Extra Baggs: Time for MLB to take a second look at instant replay

Extra Baggs: Time for MLB to take a second look at instant replay
April 14, 2014, 12:30 pm
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If MLB is going to slow down and stop games to make sure they get the calls right, shouldn’t they, you know, actually get the calls right?
Andrew Baggarly

Giants manager Bruce Bochy argues a call with MLB umpire during the game on August 23, 2013 against the Pirates. (USATSI)

Umpires Rob Drake and Joe West review a call requested by Bruce Bochy in the seventh inning against the Dodgers. (USATSI)

SAN FRANCISCO -- Two weeks into the season, it’s time for Major League Baseball to take a second look at instant replay.

We’ve learned a few things about the process. Like what Bruce Bochy’s lowest gear looks like when he’s moseying onto the field while awaiting a signal whether to challenge. We’ve also learned that the umpires, despite being everyone’s favorite target, are actually darn good at what they do.

But it hasn’t taken much real-world implementation to realize that some tweaks need to be made, and from what I understand, changes could be coming soon – and put into place right away.

There is much agreement at the highest levels, for instance, that all plays at the plate should be reviewable at any point in a game. Tony La Russa is a proponent of this change, and I’ll be surprised if it doesn’t happen soon.

It shouldn’t stop there, though. Here are other changes that should be made:

Adjust the definition of “conclusive video evidence”
MLB already admitted it screwed up one call this season on Saturday, when the Yankees’ Deal Anna took his foot off the bag while the tag was still being applied. The play was challenged but the incorrect call on the field stood because “the conclusive (video) angle was not immediately available,” according to a league official.

That’s bad enough. But even when they do have the video available, they aren’t always getting it right. In the first inning Thursday at AT&T Park, Arizona’s Tony Campana was thrown out trying to steal second base and manager Kirk Gibson challenged the call. Two angles were inconclusive but a third one left no doubt. Yet the call on the field stood.

So … what’s the point? If MLB is going to slow down and stop games to make sure they get the calls right, shouldn’t they, you know, actually get the calls right?

Boot the replay officials
This one isn’t going to happen, but it should. The league did not hire specially trained and tech savvy replay officials to staff the command center in New York. They hired additional umpiring crews and will rotate them through the replay center.

Anyone see a conflict of interest there? Umpires don’t want to make other umpires look bad if they can help it. As objective as a replay official might strive to be, there’s an appearance of bias when they are scrutinizing the calls of their brethren and union mates. Plus I’m not sure I’d trust any of the old guard to program a VCR.

The replay officials should be a separate body altogether. But since this isn’t happening, at minimum, the league and teams should post the name of the replay official along with the umpiring crew on every press release, lineup sheet and include it in every box score. Accountability should be across the board, and that’s obvious.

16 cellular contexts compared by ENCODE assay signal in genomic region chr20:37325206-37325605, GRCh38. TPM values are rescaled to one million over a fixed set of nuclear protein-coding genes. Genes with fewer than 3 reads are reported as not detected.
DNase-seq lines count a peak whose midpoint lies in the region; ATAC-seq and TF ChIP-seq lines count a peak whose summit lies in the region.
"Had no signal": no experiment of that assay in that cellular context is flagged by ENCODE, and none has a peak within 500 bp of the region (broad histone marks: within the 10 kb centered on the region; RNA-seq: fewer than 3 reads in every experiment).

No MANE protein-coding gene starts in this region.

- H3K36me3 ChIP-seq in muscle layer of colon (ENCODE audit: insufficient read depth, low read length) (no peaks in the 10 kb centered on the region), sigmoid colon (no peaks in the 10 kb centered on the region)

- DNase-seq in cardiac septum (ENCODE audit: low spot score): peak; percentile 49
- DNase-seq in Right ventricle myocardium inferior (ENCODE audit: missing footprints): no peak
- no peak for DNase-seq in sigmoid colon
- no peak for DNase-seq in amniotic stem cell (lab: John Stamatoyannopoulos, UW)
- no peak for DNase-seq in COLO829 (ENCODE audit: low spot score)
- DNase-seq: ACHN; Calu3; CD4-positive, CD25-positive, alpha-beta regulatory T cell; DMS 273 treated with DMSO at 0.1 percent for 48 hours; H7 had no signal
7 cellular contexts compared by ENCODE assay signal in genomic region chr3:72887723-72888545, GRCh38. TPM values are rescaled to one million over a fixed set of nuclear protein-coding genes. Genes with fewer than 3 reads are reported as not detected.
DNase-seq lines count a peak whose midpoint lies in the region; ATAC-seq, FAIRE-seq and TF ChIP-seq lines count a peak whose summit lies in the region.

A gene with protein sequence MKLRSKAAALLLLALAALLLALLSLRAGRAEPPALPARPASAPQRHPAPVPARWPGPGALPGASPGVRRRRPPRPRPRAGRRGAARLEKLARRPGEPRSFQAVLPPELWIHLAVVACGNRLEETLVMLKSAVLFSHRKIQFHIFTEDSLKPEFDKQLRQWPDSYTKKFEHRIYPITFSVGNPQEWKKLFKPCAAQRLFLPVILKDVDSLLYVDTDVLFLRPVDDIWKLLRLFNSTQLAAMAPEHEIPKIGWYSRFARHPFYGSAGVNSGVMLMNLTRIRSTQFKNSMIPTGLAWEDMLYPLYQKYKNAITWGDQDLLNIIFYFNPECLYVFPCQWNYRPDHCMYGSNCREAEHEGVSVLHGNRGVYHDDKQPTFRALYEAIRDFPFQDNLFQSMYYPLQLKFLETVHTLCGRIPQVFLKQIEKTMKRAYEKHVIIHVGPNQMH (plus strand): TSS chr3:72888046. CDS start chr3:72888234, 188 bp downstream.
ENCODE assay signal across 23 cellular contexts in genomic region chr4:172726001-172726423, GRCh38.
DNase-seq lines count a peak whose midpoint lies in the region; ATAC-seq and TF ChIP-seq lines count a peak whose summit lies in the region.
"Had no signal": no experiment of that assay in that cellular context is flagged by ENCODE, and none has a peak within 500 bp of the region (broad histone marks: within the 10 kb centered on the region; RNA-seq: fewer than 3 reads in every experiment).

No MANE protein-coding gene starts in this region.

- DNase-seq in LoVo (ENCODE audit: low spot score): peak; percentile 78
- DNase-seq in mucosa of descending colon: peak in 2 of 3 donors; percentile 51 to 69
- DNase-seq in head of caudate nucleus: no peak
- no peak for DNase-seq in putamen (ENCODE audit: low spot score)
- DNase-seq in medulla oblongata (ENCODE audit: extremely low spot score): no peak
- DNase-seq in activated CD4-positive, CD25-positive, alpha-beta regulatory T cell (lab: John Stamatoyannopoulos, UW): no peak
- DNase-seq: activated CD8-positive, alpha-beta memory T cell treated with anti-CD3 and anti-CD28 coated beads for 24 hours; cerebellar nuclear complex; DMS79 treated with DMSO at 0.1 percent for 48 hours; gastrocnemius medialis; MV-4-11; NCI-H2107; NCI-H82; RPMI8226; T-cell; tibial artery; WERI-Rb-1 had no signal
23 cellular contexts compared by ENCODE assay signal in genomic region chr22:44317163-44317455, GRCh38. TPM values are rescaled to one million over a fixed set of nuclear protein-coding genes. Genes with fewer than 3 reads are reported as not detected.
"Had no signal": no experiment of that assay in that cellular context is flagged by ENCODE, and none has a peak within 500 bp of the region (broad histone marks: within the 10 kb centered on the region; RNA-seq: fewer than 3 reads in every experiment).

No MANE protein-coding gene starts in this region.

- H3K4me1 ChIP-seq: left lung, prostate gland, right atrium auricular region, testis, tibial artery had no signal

Make the challenge disappear after six innings
If you’re interested in 100 percent accuracy of calls, then the challenge system is dopey. It’s ridiculous, for instance, that the Giants couldn’t challenge an obvious blown call at the plate on April 1 at Arizona because they had a challenge denied earlier in the sixth inning. A run counts the same in the first as it does in the ninth, right?

But we understand why the challenge system exists. The game threatens to get totally bogged down if you have replay reviews on every bang-bang call from the first pitch to the last. At least the challenge system should address the grievous mistakes early in games.

This is the odd part, though. Umpires can institute their own reviews beginning in the seventh inning. But here’s the way it’s being practiced: if a team still has its challenge, the umpires are insisting that the challenge be used up before the crew would act on its own authority. That’s overly bureaucratic. If umpires believe a play after the sixth inning merits review, then it merits review. So let’s just drop the pretense and have the challenges go away if not used after six innings.

While we’re at it, there shouldn’t be a limit on successful challenges. If you get a call overturned, why should you have the right to challenge just one more time? It should refresh automatically any time a manager turns out to be right.

Simplify the list of reviewable plays
It’s hard enough to remember which plays are reviewable and which are not. But you need to remember more than that. There’s a separate list of plays that umpires may review at any point in the game, but are not subject to a manager’s challenge:

Disputed home runs, the catcher collision rule, and record keeping (the count, the number of outs, etc.)

There’s only one reason I can figure for disputed home runs to be in a different category and that’s because it was the one type of play already subject to replay, and the league just grandfathered that through under the old procedure. Whatever.

Let’s just make this simple: Any play when a run scores should be reviewable by umpires at any point in the game, whether a team has used its challenge or not.

Replay won’t be perfect at any point this season. But scoring runs is a pretty essential part of the game, isn’t it? Baseball might as well ensure they get that part right.


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